“That’s settled as soon as sed,” declared Captain Allerson with

Both combatants stripped off their collars, neckties and shirts, and in
two minutes stood before each other, ready for the fray. Big Jack
surveyed them appraisingly. So did all the others. No doubt about it,
both were magnificent specimens of masculine physique. Andy was the
shorter by perhaps an inch and a half, and to the same extent had the
disadvantage in reach; but as offsetting that he had a greater depth of
chest and breadth of shoulder, was undoubtedly the stronger and
therefore the harder hitter, and in addition was as quick as a tiger on
his feet.

Above all, Jack concluded as he compared them, Andy had the great
additional psychological advantage of being in the right, while
Henryson, no matter how callous his conscience might be, could not evade
the knowledge that he was so entirely in the wrong as to be mighty close
to being within the criminal class.

“Odds on Andy,” Big Jack murmured to himself as the men squared off
before each other, Captain Allerson just outside of the large ring which
he had marked off with the toe of his heavy boot.

“Are you ready?” Captain Allerson demanded, suppressing his own
excitement with some difficulty.

The men nodded, but neither uttered a sound, so intent was each in
measuring and watching the other.

“Then go to it,” Captain Allerson announced, and involuntarily stepped
back a couple of paces as the two men began sparring around for an
opening. In another instant it became apparent that this was to be no
child’s play. It was the cruelest sort of a fight that can be had–with
bare knuckles.

Biff! Henryson landed the first blow, but only a glancing one, across
Andy’s shoulder. It seemed to have needed that and only that to touch
off the spark of fury in the usually good-natured Andy Flures.

Like a whirlwind he came at his antagonist, his arms working like
irresistible pistons, and so rapidly that even the onlookers could
hardly count the blows. They landed on Henryson’s face, head, body and
stomach. But he was no weakling, nor was Andy endowed with the stamina
to keep up such a ferocious attack indefinitely. If nothing else,
neither he nor any other man had the lung power to keep up the breath
necessary for such an onslaught.


Realizing that he might be wearing himself down too early in the
struggle, Andy slowed up. Henryson, mistaking this for a weakening, and
being somewhat fresher, though badly battered, by having been entirely
on the defensive, tried to rush. Andy deftly stepped aside, and
Henryson staggered to the opposite side of the ring before he regained
his balance.

As he did so Andy came at him again. The brief respite seemed to have
given him renewed strength and determination. He landed a blow on
Henryson’s chest with his left, and almost at the same instant broke
down the latter’s defense and landed on his nose with his right.

The jolt of the two terrific impacts, and the spurt of blood which
followed the second, sent Henryson into a blind and impotent rage. He
attempted Andy’s rushing tactics and came to an abrupt halt on a right
hand jab that sent him reeling out of the ring.

“Get back there and fight, you yellow pup,” growled Captain Allerson, at
the same time giving the badly battered Henryson a vicious shove.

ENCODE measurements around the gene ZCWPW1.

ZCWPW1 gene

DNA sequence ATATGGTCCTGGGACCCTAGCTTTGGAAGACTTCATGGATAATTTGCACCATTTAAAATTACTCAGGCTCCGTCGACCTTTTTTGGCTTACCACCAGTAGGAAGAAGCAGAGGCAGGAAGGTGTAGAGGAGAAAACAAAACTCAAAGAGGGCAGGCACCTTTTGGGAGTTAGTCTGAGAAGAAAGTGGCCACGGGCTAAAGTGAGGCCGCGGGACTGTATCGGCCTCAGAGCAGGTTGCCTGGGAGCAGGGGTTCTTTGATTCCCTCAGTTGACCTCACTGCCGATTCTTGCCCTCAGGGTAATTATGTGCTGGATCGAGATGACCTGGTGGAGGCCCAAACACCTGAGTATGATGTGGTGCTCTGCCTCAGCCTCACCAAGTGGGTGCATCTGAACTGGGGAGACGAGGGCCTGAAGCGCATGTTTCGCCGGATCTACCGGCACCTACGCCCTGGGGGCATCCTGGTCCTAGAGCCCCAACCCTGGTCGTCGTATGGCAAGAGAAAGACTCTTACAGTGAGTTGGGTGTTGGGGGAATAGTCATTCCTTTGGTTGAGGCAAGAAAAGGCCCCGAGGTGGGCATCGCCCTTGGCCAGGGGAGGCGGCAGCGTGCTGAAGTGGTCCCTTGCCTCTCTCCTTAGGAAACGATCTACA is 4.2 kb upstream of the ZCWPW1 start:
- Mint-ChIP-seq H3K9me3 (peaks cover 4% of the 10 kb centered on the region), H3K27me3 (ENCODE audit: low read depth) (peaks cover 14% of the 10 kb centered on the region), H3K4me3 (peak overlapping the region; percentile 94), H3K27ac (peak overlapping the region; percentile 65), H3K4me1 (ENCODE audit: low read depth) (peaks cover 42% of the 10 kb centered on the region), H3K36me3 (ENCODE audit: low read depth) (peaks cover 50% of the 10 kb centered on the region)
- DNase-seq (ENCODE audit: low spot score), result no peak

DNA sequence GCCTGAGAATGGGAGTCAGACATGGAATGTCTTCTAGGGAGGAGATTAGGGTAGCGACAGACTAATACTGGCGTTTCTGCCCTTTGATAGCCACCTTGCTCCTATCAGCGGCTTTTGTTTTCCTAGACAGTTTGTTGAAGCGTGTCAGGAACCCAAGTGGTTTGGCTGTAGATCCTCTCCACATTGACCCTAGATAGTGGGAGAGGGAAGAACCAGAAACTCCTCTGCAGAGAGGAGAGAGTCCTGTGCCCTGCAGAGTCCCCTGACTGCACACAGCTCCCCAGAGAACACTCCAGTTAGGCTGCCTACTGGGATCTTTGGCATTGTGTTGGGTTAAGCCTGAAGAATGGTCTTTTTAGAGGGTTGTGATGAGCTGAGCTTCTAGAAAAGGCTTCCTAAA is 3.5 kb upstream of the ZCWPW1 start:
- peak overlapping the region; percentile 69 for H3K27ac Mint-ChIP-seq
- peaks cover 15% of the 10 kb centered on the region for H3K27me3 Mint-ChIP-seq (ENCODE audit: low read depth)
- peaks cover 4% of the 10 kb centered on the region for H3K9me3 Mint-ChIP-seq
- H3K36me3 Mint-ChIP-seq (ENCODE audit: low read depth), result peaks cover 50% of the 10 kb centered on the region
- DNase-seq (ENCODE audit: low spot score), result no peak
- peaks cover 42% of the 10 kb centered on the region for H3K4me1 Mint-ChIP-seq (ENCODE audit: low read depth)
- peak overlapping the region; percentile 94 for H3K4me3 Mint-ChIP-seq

Andy, however, did what his adversary never in the world would have
done. Instead of putting him out of his misery then and there, he
waited, with hands down, until Henryson had again put up his fists in
defense. They came together with another rush and whirled about the
hangar like two savages in a wild dervish.

“Break that clinch,” ordered the erstwhile sailor of the northern seas,
bringing to bear the little knowledge he had gained from newspaper
sporting pages, and at the same time rushing in to perform the duties of

Whether purposely or by accident, Henryson at just that instant reached
forward with a quick short jolt. It caught Captain Allerson a clout
under the chin.

“Holy mackerel!” exclaimed the amateur referee, jumping back in pained

But the men separated, and the fight was on again with such earnestness
and bitterness that no one, not even Captain Allerson himself, paid
further attention to this accident.

Henryson landed a stiff jolt to Andy’s short ribs which elicited a deep
grunt. His adversary again made a fatal mistake. He interpreted it as
the first signs of a weakening. He didn’t know Andy.

That young man simply came back like lightning. Both men were breathing
heavily by now, and Henryson was almost covered with blood, while he had
been unable to inflict a single cut or serious bruise on his wary
opponent, who seemed to be in half a dozen parts of the ring almost

“Get at ‘im,” Don muttered, hardly aware that he had given expression
to his thoughts or feelings. But Andy heard, and it seemed as if it had
required only this urge, this expression of confidence from his friend,
to put him into what was to be the grand finale of the fight.

He swung viciously with his left and caught the unprepared Henryson with
terrific force just above the heart. Before Henryson could even recover
his balance, Andy let go with his right. It landed with the power of a
motor truck behind it. It caught Henryson on that fatal spot, the point
of the jaw, and lifted him clear of the ground. He staggered for an
instant and then dropped in an unconscious, and for the moment a